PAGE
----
Archive for February, 2010

Mark Coppin, a distinguished Apple educator who focuses on assistive technology, spoke Wednesday at MU on the uses of assistive technology to help children with disabilities learn and connect to the world around them.

Coppin said he uses special software loaded on Macs to give kids opportunities they would otherwise not have. At a summer camp every year in North Dakota, he teaches kids with cerebral palsy, autism and “fragile mental states” to take photographs, make slideshows in iMovie, and create songs in Garage Band.

Coppin uses a universal design for learning theory to guide him in educating his students. He defined this universal design as a curriculum with multiple ways of getting information to students, multiple ways for students to express that information and multiple ways of engaging the student with that curriculum. This ideology, he said, is what drives him to try and find ways to make creative expression by his students in any medium they wish possible. First, he needed a platform to accomplish this goal.

SwitchXS, an assistive software, allows a user to use a single contact point to control their computer. This may be in the form of a switch the user taps with a finger or a button on the headrest of a wheelchair the user must bump with their head. Through the use of this software, students can type, play and create music and do just about anything a fully-capable person can. Despite the simplicity, users who become proficient with the software use it as naturally as I can type on this keyboard.

“It allows everyone to take advantage of all software,” Coppin said.

And for those who cannot speak, there is software that reads text back to the user, regardless of whether it is from a Web site or if the user wrote a note in a word processor.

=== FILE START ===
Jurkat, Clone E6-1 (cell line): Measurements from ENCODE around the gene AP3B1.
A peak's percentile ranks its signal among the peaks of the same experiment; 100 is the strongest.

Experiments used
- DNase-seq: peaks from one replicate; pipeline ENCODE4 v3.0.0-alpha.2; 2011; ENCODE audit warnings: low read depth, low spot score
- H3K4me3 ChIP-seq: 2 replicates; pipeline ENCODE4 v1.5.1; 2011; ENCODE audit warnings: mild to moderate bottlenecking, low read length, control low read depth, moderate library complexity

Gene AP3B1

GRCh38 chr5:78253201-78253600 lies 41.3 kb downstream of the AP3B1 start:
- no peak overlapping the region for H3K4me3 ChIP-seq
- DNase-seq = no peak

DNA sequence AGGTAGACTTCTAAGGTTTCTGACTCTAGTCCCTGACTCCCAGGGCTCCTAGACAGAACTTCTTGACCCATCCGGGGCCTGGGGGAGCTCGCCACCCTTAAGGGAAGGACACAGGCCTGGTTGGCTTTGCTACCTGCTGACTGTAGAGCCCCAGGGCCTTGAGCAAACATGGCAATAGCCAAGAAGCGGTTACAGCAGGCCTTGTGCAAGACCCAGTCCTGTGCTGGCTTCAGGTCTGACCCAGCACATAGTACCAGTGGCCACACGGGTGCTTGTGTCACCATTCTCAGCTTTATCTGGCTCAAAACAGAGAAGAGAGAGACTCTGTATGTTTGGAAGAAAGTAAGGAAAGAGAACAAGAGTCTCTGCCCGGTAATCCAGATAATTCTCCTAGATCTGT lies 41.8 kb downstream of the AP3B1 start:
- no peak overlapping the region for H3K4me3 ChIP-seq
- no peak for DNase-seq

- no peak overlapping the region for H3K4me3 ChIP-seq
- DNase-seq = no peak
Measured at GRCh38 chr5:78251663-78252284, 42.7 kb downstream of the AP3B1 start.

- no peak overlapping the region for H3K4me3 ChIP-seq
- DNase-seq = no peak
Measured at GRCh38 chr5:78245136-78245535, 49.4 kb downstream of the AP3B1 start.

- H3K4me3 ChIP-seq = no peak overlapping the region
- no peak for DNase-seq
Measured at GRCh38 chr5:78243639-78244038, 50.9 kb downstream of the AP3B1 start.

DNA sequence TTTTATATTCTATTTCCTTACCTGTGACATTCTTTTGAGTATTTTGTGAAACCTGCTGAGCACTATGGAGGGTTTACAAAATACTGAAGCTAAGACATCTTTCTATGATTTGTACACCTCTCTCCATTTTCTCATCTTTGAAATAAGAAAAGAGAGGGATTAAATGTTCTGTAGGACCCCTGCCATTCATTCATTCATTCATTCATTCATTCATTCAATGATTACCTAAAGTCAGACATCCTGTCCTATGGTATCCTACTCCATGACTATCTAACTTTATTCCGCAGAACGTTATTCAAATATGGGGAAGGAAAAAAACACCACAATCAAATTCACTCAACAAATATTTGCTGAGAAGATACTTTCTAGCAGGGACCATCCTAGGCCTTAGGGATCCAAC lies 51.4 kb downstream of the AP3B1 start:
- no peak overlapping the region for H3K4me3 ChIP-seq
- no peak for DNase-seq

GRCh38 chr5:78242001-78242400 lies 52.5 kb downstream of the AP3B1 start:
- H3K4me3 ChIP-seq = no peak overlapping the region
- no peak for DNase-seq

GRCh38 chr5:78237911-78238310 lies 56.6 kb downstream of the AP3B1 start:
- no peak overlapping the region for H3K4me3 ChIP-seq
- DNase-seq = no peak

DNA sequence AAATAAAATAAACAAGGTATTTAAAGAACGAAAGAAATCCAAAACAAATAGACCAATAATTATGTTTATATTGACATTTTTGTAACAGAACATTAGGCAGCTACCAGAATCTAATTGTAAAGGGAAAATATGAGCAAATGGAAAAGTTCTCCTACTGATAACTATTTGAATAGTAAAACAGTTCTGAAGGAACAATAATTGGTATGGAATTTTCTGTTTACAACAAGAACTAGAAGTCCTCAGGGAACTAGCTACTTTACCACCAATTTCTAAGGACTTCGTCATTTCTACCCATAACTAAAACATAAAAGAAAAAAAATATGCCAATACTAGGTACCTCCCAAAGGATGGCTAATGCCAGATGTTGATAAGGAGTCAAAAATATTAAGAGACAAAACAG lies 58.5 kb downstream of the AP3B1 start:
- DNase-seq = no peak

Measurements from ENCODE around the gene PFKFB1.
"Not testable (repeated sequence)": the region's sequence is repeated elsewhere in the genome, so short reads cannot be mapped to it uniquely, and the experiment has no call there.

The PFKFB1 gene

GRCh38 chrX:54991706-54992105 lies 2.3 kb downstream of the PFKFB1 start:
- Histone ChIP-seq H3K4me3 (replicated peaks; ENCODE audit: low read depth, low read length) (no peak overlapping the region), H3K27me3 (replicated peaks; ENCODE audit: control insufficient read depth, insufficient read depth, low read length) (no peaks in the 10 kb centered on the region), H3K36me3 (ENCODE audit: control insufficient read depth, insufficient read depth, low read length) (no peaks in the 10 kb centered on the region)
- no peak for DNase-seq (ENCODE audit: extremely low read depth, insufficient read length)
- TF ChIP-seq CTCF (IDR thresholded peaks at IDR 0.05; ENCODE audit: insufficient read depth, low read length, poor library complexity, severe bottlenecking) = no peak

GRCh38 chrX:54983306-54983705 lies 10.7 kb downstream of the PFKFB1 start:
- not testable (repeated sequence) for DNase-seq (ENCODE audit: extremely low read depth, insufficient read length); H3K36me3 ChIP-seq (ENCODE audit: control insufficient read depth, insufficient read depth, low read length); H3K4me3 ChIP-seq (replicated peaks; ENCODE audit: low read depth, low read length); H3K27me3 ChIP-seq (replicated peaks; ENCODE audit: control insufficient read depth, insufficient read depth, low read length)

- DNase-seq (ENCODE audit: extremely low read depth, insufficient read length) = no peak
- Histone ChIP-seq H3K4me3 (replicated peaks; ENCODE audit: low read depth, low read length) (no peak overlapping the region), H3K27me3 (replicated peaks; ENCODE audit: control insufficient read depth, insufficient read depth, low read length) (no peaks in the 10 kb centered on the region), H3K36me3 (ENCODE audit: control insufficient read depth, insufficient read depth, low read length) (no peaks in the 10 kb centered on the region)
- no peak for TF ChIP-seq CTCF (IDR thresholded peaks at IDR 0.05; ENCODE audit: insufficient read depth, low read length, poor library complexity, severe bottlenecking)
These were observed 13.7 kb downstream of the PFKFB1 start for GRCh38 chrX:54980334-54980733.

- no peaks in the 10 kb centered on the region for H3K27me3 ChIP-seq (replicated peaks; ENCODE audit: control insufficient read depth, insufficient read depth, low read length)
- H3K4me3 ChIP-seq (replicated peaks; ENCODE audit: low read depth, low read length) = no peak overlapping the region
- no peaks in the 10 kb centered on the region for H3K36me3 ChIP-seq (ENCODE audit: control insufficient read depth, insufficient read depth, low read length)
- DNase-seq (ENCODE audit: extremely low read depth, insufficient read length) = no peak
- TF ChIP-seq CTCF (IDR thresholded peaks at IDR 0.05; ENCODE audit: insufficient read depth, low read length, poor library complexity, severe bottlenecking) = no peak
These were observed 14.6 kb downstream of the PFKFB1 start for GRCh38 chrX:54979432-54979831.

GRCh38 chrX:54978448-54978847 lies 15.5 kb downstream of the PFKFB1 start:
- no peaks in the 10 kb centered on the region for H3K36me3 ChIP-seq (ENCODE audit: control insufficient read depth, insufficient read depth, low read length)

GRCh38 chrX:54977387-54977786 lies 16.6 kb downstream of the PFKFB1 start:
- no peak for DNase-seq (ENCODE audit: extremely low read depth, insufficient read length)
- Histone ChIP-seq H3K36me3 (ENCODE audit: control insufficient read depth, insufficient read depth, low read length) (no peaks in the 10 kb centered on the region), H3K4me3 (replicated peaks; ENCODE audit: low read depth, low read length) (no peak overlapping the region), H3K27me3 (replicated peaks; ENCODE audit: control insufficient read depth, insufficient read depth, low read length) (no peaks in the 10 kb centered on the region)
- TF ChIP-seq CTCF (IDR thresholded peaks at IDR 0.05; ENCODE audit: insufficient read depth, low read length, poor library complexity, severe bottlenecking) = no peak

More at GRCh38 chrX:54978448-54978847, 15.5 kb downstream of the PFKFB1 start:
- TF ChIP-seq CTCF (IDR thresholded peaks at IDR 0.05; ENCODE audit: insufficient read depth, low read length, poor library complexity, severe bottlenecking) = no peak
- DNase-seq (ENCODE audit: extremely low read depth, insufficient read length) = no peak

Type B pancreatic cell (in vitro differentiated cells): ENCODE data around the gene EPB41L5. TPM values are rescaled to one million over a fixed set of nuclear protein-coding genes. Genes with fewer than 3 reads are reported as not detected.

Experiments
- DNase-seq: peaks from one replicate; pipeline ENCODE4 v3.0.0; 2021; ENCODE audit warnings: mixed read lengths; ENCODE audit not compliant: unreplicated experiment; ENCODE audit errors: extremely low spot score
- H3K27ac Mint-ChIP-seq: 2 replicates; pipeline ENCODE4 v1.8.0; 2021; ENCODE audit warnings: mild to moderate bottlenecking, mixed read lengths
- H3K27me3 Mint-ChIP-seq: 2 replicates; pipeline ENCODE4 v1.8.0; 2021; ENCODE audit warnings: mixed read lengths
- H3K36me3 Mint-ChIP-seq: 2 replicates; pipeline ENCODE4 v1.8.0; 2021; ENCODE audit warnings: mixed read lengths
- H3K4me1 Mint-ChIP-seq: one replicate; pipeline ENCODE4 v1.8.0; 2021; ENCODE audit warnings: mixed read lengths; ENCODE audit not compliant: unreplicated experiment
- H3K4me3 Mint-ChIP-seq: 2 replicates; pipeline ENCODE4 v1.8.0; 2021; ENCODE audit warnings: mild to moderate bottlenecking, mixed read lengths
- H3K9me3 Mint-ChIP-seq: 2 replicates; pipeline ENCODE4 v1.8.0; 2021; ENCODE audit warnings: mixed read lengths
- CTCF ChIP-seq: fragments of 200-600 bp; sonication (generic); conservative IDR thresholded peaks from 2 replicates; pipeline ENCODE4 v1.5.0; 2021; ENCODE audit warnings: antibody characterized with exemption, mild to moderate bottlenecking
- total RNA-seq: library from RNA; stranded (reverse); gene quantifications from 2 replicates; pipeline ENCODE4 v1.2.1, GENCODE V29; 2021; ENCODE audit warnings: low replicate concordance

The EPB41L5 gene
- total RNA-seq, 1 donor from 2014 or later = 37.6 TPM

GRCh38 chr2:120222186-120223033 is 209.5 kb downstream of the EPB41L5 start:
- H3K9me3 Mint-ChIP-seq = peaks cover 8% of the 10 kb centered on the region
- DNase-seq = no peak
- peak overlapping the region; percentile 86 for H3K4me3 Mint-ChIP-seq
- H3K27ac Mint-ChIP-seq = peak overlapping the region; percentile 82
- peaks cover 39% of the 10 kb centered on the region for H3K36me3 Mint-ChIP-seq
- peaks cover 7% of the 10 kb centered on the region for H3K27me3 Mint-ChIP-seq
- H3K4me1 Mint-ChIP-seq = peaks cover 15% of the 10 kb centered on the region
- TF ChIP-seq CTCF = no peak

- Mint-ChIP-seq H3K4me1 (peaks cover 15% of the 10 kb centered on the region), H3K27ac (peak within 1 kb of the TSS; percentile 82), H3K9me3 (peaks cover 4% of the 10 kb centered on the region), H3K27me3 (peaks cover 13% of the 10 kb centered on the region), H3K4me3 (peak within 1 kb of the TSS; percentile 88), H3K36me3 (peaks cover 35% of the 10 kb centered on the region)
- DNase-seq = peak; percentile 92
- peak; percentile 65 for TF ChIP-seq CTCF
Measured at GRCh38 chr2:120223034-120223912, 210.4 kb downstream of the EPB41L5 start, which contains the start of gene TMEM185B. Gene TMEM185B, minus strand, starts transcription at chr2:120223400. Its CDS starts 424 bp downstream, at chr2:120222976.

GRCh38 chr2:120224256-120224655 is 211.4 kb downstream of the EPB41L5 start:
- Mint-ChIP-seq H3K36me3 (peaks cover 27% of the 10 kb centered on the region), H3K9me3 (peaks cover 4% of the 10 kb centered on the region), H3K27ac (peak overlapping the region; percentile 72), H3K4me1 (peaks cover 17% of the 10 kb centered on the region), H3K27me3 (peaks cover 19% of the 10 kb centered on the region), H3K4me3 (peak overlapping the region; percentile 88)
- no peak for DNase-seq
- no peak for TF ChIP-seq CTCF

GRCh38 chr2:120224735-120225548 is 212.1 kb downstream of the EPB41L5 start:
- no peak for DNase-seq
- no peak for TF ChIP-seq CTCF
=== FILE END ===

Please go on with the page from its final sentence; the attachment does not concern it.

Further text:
In some special cases, Coppin explained, users become so savvy that they are able to play online computer games. One video framed the story of a boy named Bryan who is an avid gamer and game reviewer, hobbies he is able to accomplish with only the use of a thumb.

Coppin outlined a plethora of great uses of this software, but the examples focused mainly on creative expression, leaving a significant chunk of material in the classroom out of a talk on “the future of assistive technology in the classroom.” In addition, the lecture seemed eerily like an Apple plug in vague disguise. A plug, no less, that failed to show attendants any software or teaching devices that reach too far, if at all, into the future. All the software besides SwitchXS, which is the door for these kids into a world of computing, was not standard Apple software.

Putting that aside, it was certainly encouraging to see Coppin’s efforts to engage a section of the population that could easily be given up on in terms of computing.


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As I was browsing the New York Times Web site (as any good journalism student should do, right?), I came across an article that almost made me want to try my luck at Tufts University. I mean, how can anyone go wrong with a university that encourages prospective students to submit imaginative YouTube videos as part of the application process?